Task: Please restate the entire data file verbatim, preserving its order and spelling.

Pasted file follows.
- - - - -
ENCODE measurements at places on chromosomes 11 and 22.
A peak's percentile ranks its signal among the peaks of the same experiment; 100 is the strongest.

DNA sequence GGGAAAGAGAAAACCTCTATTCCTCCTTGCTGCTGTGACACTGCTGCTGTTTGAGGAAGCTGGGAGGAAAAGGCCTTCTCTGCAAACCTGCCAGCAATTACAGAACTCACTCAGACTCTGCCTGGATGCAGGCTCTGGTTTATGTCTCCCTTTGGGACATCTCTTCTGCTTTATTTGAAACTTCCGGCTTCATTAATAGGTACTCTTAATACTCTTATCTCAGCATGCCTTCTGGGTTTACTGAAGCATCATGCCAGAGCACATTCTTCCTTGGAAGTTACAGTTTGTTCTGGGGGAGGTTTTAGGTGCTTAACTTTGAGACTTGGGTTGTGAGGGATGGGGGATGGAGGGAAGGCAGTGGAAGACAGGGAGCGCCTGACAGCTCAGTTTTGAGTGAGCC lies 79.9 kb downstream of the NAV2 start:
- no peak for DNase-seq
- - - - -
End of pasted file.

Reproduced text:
ENCODE measurements at places on chromosomes 11 and 22.
A peak's percentile ranks its signal among the peaks of the same experiment; 100 is the strongest.

DNA sequence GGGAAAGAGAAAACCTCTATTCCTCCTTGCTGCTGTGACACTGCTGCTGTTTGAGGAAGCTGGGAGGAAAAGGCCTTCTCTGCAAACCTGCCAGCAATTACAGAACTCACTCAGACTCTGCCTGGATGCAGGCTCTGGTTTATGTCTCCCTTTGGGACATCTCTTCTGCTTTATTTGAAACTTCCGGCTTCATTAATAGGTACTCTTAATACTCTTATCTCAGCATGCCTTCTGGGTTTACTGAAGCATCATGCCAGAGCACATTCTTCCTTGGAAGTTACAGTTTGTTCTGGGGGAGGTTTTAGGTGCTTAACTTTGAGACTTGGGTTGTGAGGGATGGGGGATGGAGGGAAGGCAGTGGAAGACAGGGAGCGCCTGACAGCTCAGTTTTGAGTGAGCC lies 79.9 kb downstream of the NAV2 start:
- no peak for DNase-seq